ShopSmallI have heard of Small Business Saturday coming up November 29, and it’s all good, but for many local people, it’s Small Business Everyday.

According to Cecily Tynan’s Winter Weather Outlook we can expect fewer snowstorms but bigger ones and lower than average temps. so we are in for some weather in which some lucky kid would get your money’s worth out of that sled. Just saying. – JMc

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Vets Day Ceremony Sunday, Nov 9 at 10:30 am at Riverton War Memorial

I know it’s late notice, but I just heard myself. Bob Smyth tells me that there will be an observance of Veterans Day at the Riverton War Memorial tomorrow, Sunday, Nov. 9 at 10:30 a.m. Previously, Bill Brown had notified me that the Riverton Veterans Affairs Committee will add three new names to the Memorial.

Richard B. Frost-Army, Richard J. Laverty-Air Force, Alan Saville-Army

clipping New Era, Aug 16, 1945WWI veterans New Era July 4, 1919Can you imagine the elation of Rivertonians in August 1945, upon hearing that World War Two had ended?

The pages of The New Era during the years of War II  the may give those of us far removed from that experience a new appreciation of the debt we owe veterans for our freedom. (see all issues for the month – New Era Aug 1945 – big file)

A generation before that, in January 1919, the New Era published a huge list(clipping at right – click to open another window; click again for full enlargement) of men and women from Cinnaminson, Palmyra, and Riverton who had served in the Great War. (see all issues for the month – Jan 1919 New Era - big file)

A treasure trove of hometown news, The New Era continued publishing during the Korean War, but our archive includes none of those years. Nor does it include anything of the Viet Nam era.

We still hope that some of those “lost issues” will surface at some point and help us fill in the missing gaps. (List of available Historical Local Newspapers)

If you have any photos or hometown news clippings that we could include when we next update the Riverton Veterans Album, please contact me. – JMc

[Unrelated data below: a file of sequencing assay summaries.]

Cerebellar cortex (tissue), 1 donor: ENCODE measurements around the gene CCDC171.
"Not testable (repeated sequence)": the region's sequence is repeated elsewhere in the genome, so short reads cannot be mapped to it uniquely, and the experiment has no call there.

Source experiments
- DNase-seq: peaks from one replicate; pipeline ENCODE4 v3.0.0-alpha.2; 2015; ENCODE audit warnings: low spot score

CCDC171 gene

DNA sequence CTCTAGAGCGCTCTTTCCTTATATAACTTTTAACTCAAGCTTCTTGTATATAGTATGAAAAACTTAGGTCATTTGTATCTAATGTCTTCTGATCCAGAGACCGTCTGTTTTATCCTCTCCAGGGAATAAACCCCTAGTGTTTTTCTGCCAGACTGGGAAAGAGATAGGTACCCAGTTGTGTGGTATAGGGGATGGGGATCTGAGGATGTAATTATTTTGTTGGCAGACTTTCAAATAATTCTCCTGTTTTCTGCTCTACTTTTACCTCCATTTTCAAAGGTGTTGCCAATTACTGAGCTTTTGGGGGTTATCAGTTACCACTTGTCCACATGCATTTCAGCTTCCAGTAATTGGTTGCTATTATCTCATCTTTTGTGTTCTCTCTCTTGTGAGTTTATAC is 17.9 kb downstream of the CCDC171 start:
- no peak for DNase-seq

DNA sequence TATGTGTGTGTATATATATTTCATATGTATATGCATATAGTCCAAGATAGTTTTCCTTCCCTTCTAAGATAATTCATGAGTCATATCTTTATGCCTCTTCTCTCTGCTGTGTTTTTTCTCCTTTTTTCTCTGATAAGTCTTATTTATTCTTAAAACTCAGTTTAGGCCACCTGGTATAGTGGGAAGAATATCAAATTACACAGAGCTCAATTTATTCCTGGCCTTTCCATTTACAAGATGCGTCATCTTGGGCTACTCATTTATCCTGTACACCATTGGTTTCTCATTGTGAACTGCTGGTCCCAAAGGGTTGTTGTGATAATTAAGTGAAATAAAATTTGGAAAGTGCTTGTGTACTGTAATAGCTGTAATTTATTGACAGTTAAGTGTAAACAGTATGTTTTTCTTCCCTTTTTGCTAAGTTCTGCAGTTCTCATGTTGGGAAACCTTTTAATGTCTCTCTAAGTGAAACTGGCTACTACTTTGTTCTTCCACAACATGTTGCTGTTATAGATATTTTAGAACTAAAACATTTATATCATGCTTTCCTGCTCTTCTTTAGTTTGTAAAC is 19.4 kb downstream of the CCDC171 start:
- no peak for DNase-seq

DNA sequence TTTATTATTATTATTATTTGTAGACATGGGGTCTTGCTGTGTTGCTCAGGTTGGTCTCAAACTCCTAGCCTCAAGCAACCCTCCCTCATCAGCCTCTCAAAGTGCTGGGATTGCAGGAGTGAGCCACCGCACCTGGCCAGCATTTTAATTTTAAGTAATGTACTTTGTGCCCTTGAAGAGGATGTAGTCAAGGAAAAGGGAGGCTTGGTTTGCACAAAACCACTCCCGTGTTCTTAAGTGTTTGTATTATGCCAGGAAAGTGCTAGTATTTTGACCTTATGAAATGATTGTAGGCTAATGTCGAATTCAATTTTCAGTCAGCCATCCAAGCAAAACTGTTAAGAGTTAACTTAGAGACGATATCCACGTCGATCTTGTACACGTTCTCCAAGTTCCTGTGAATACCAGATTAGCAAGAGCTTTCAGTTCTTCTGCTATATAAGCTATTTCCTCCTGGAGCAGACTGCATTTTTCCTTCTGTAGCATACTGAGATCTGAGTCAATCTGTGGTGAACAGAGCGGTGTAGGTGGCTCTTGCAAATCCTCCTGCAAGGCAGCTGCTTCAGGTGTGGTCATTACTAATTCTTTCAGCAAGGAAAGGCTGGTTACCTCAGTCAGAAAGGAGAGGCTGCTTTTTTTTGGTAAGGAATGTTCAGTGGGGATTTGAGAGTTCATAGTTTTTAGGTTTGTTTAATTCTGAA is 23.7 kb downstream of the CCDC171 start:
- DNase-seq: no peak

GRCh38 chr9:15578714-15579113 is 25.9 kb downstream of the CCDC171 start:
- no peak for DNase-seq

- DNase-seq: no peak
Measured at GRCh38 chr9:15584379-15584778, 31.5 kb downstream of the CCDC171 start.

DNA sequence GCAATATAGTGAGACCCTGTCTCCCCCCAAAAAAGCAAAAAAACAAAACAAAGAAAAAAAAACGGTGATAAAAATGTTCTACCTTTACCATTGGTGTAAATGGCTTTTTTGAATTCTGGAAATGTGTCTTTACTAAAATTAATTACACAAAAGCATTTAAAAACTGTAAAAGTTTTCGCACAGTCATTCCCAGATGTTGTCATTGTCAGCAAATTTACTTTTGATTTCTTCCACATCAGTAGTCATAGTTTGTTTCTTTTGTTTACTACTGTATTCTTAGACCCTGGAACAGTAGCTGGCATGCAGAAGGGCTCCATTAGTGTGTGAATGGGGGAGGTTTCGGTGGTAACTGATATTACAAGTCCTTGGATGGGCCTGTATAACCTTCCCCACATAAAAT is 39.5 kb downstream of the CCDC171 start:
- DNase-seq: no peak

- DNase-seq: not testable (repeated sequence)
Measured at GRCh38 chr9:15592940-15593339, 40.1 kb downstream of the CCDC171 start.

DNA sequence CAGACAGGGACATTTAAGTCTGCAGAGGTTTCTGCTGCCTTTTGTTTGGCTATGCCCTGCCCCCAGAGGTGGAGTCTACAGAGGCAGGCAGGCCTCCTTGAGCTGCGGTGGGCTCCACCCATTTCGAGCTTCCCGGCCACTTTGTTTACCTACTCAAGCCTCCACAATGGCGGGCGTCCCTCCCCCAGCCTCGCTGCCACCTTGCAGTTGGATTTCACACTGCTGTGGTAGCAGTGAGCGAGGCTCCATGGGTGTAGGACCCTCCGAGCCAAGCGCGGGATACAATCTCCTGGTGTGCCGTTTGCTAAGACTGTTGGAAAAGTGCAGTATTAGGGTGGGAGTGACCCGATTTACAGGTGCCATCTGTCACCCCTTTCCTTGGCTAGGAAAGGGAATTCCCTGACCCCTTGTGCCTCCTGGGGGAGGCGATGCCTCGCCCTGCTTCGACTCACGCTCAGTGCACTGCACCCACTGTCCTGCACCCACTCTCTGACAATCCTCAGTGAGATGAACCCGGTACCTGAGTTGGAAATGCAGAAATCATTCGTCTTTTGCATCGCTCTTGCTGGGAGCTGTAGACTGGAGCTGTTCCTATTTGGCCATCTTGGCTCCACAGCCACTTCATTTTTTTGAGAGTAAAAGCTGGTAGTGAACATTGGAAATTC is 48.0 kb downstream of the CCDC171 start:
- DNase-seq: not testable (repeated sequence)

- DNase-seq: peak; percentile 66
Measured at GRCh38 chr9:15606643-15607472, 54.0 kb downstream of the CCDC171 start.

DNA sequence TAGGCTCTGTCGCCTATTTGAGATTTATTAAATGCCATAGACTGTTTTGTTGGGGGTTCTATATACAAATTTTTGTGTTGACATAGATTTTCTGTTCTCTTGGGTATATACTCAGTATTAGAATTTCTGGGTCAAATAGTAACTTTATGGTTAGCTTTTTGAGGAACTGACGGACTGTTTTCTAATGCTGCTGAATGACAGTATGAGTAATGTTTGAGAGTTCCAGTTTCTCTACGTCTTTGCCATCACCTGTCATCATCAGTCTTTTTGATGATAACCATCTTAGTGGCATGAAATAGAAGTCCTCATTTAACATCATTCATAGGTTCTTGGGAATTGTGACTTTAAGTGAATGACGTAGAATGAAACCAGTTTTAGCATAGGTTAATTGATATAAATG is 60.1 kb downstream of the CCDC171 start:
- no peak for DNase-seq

I hope you can come out in person and honor our veterans tomorrow.


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Digging up Riverton’s history… literally

Speaking of digging up Riverton’s history…

Did you see this report or one like it during a 24-hour news cycle at the end of October?

If you want a good laugh, scroll down and read the comments made by people weighing in on Riverton matters who have no idea on what they are talking about.

Town Historian Paul W. Schopp tells me that the disinterment of human remains near the Delaware is practically a Riverton tradition. Look for more in the next GN.

And now for some completely irrelevant Riverton fall foliage pix – John McCormick

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‘Tis the season…

tempus fugit - time flies“Tempus fugit,” as my Cramer Junior High Latin teacher instructed in 1961.

Seems like after I passed sixty, time has actually increased in velocity. It’s already time to pay Society dues again.

2015 membership dues form webGN Santa animatedNovember newsletters are in the mail along with a form for paying 2015 membership dues. (Click on the image at left and print that, or print this PDF form.)

Too soon for Santa? The local Sam’s Club didn’t think so in early October, so I think we are safe here on November 4.

Notice that Santa holds in his arm a Gaslight News.

Just $20 brings you four issues of the Gaslight News, either home delivered, or you may choose to read the newsletter online.

Know that when you join the HSR, you are doing much more than simply purchasing four issues of a minor historical organization’s newsletter. You become an ally in our work to discover, restore, preserve, and share local history. Dues dollars underwrite the considerable expense attached to accomplishing that.  – John McCormick